However, American soldiers – both during World War II, when the original Captain America was introduced, and today when almost nothing can prevent roadside bombs in Iraq and Afghanistan, that have claimed more than 5,000 American lives – cannot rely on the “indestructible” Captain America shield that can also be thrown as a weapon.
“It’s really art imitating real life when Steve Rogers was fighting the bad guys during World War II, and now this new incarnation on the movie screens is saying we Americans are the world’s policemen and indestructible with our technology,” adds Sam and friends at a Eugene comic book store while debating what’s better – the original comic or the new movie.
For instance, Steve Rogers in the Captain America comic was “assassinated in Captain America vol. 5, #25, published in March 2007,” states a guide to comics.
“What this means is art crossing over into real life because we all have to die, and that includes Steve Rogers. Soldiers really die in battle, and any ‘Captain America’ in real life dies because we hear the news each and every day that another American solider have been in Afghanistan,” says Allison, a local artist that likes to paint Captain America themes in her “pop art” that includes other images of comic book types.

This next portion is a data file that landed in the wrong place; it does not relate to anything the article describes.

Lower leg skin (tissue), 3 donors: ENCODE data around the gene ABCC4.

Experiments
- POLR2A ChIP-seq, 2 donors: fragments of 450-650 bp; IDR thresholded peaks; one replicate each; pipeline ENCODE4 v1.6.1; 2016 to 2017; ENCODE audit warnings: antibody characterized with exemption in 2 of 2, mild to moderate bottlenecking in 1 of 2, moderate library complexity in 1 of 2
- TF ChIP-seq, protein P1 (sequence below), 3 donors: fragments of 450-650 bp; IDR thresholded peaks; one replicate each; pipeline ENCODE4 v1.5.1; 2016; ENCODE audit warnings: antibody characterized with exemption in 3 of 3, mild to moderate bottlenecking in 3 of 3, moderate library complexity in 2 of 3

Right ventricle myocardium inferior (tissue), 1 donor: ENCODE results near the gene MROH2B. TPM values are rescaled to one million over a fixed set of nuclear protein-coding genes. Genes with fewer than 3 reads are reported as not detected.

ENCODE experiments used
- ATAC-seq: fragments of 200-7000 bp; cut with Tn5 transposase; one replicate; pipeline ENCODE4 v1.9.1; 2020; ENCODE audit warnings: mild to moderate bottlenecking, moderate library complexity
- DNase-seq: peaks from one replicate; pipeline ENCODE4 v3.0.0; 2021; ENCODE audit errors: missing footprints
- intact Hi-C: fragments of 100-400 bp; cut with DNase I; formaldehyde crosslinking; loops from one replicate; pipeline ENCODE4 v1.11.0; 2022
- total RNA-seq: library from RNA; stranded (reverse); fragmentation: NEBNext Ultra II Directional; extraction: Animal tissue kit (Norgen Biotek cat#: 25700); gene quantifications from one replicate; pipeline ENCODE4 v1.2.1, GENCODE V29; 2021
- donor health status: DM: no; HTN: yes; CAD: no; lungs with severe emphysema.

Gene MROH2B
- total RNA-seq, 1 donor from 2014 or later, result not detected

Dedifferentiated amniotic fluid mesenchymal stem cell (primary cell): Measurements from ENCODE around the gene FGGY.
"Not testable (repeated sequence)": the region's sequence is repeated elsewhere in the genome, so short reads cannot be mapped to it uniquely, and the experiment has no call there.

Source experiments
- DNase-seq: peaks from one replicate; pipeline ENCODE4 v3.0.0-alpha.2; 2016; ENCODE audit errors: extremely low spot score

Ebert on the best things about the new Captain America film
While movie trailers show the actor Chris Evans playing the Captain America and Steve Rogers character, Variety and other Hollywood film publications reports that he’s really “just a regular guy” who’s only real super powers come from being a native of the Boston suburb of Sudbury.
Evans’s father is a dentist. His friends call him “Chris,” and he just celebrated his 30th birthday on June 13. Evans has previously appeared in “Not Another Teen Movie,” “Fantastic Four” and “Fantastic Four: Rise of the Silver Surfer.”
In “the First Avenger,” Evans faces Nazi villains as Captain America in the same way Indian Jones fights the evil Nazis who, along with modern day terrorists, have become America’s favorite enemies on the big screen.
“The adventures of Captain America are fabricated with first-rate CGI and are slightly more reality-oriented than in most superhero movies – which say to say, they’re still wildly absurd, but set up and delivered with more control,” writes Ebert in his review of the film that opens nationwide tomorrow.
Also, Ebert notes that – because most films today are marketed for the pre-teen and tech gadget loving public – the film focuses more on action than sex. “It’s only PG-13 because Marvel has apparently determined that fan boys find sex to be icky,” adds Ebert in his review of the film July 20.
Captain America can be killed and come back, but real Captain Americas die for good
For comic book fans here in Eugene, there’s one constant with superheroes in comics: they die but return in some sort of crazy reincarnation. However, the real “Captain America’s” die almost daily on the battlefields in Afghanistan and Iraq. Allison makes that point very clear as an artist who paints comic book heroes who “represent” real life people.
“Art is only interesting in my view if it evokes some passion. In ancient Greece when somebody died, they would ask “did he live his life with passion?”
“Art should also evoke passion in those who view it. It can be a work of art hanging on a wall or even a film on the big screen in a movie theater,” adds Allison who thinks those who view the new Captain America movie should reflect on those passions – not in terms of a potboiler thriller movie – but of real people who put themselves out there for America.